Life on the Left: Latin America: End of a golden age?

A long read which should be of interest to degrowth, eco-socialist and P2P activists.

Translated by Richard Fidler from the Spanish text published in Viento Sur, January 23, 2018

Following their participation in the international symposium that we coordinated last June on “Progessive governments and post-neoliberalism in Latin America: End of a golden age?” at the University of Grenoble, France,[1] we thought it would be worthwhile going back over the Latin American context with the sociologists Edgardo Lander (Venezuela) and Miriam Lang (Ecuador). Both of them have a sharp critical view, very often at odds concerning the present scene, and both have participated actively in recent years in the debates on the initial balance sheets of the progressive governments of 1998-2015, in particular those of the Rosa Luxemburg Foundation in Miriam’s case[2] and of the Transnational Institute in Edgardo’s case.[3]

For example, they have written probingly on such topics as the problematics of development and the state, neocolonialism and extractivism, the lefts and the social movements, and both have tackled the difficult issue of conceiving roads of emancipation at times in which humanity is going through a profound ecosystemic crisis of civilization, challenges that mean, inter alia, re-inventing the left and (eco)socialism in the 21st century. — Franck Gaudichaud

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Downsizing – a new approach to Degrowth? 😁

Downsizing: Review of a sci-fi satire about a revolutionary new micro-utopian method of shrinking human beings to matchbox size so they consume less, help the planet and boost their own consumer lifestyle in leisure-oriented downsized community.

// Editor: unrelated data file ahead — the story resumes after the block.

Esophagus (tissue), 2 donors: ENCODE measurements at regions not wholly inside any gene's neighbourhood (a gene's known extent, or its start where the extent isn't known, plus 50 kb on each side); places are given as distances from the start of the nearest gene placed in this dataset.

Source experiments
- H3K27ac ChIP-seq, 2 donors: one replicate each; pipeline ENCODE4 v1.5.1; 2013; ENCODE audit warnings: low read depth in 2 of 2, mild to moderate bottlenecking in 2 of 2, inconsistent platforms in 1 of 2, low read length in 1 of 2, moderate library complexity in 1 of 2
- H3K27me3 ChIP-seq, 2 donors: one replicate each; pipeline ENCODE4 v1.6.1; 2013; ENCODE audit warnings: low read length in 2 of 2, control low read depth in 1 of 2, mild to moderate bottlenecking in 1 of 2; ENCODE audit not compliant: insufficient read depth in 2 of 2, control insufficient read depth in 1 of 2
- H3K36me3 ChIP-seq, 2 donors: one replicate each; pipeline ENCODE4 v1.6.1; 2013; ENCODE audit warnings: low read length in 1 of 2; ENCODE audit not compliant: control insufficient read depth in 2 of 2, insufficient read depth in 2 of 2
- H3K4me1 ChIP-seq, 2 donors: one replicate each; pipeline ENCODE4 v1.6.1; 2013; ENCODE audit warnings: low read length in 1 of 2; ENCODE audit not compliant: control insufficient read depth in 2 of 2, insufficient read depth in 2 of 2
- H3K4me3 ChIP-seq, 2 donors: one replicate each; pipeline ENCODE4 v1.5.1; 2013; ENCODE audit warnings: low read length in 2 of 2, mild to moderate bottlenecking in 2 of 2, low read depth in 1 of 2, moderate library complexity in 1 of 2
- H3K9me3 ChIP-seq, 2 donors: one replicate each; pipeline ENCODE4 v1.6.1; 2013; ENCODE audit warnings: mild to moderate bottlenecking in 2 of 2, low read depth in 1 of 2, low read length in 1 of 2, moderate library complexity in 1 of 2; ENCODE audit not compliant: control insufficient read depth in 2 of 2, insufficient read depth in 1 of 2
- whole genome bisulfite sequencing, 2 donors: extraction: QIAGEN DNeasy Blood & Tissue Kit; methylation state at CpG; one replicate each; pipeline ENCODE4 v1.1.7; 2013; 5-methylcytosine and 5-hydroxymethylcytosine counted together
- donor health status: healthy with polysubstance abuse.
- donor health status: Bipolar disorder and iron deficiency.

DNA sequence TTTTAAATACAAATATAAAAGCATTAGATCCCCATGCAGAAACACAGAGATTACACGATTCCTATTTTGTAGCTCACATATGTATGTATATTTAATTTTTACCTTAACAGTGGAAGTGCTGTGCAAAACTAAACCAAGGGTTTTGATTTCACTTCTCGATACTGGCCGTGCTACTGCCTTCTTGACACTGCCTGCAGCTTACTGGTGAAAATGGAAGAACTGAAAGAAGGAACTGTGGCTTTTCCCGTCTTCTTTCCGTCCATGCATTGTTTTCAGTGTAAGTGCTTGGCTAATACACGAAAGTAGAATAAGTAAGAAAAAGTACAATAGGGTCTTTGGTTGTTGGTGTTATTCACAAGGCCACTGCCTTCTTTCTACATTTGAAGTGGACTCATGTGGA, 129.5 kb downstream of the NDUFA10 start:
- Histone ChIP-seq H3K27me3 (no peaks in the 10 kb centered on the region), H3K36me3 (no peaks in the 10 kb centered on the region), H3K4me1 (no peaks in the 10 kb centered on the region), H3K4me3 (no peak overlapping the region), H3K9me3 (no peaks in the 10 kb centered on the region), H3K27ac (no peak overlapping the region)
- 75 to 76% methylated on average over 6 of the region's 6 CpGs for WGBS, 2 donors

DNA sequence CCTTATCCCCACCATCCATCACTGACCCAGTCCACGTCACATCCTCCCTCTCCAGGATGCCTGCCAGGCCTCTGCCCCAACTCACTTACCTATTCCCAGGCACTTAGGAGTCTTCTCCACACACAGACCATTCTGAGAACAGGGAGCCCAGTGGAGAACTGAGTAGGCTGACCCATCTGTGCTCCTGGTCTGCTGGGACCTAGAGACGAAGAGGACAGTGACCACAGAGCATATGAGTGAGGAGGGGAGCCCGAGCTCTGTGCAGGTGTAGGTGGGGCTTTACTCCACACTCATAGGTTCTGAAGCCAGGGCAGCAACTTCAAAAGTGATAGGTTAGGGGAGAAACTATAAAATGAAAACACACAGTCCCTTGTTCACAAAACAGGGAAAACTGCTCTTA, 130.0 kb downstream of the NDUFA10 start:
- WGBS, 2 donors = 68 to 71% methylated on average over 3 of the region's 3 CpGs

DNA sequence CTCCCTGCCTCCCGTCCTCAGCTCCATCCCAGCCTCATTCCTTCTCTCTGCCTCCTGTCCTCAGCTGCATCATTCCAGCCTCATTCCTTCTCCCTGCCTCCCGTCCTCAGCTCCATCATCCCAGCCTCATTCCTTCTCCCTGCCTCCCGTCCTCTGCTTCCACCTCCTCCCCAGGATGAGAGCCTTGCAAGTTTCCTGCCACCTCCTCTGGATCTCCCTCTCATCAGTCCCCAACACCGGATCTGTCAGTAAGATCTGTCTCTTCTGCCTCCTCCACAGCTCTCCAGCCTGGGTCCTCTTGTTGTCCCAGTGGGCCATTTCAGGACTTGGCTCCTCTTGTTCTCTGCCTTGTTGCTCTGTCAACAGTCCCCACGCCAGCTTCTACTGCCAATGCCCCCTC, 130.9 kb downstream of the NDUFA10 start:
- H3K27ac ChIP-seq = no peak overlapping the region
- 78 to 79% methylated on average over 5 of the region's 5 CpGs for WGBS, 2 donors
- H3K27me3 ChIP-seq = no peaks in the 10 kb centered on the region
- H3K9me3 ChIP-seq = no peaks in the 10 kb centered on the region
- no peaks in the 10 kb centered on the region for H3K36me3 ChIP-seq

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What will spark a degrowth movement in the USA? – Uneven Earth

by Sam Bliss

Things are big in the United States of America. Returning home after a year away reacquaints me with big detached single-family homes, big single-occupant vehicles, and big single-species grass lawns. I find wider roads, longer distances, larger supermarkets, and more stuff everywhere.

As a student of ecological economics, it makes me a little anxious. Such individualistic extravagance isn’t ecological or economical. I remind myself: it is precisely why I came back.

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Proposal for a US (?) Degrowth gathering 2018

Hey everyone. Please see message below, especially if you’re in North America. Apologies to those of you who will get this email multiple times.
from Sam Bliss
———- Forwarded message ———-

Hi degrowth fans,

The United States arguably has the most degrowing to do of any nation on earth. Last year, one of us asked, What will spark a degrowth movement in the USA? We can start by gathering the movement that already exists. Surely we are more than we think!

We want to organize an event somewhere on the Atlantic coast this summer to bring together degrowth activists and academics in the U.S. and Canada. To our knowledge, we’ve never intentionally gotten together before. This regional gathering will complement the 3 international degrowth conferences this year in Sweden, Mexico, and Belgium. We envision something like two leisurely days with some combination of facilitated discussions, shared meals, outdoor activities, provocative lectures, maybe some art, disobedience, or a film screening. We need your help to plan this thing collaboratively.

If you are interested in such an event, please take this survey by March 1 to weigh in on possible activities, locations, dates, and so on. Forward this email to your degrowth friends — please don’t spam it to your whole listserv unless it happens to be a degrowth-focused listserv, in which case we want to know about it. (:

Also, if you want to form part of our small planning committee, email Luísa at


Luísa, Luiza, and Sam

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Theoretical Underpinnings of the Duniter G1 project | P2P Foundation

Duniter is a French cryptocurrency that squarely aims for more egalitarian outcomes and critiques the ‘propertarian’ premises of Bitcoin.

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Commoners in Transition, an interview with Enric Duran

Here we present an interview with Enric Duran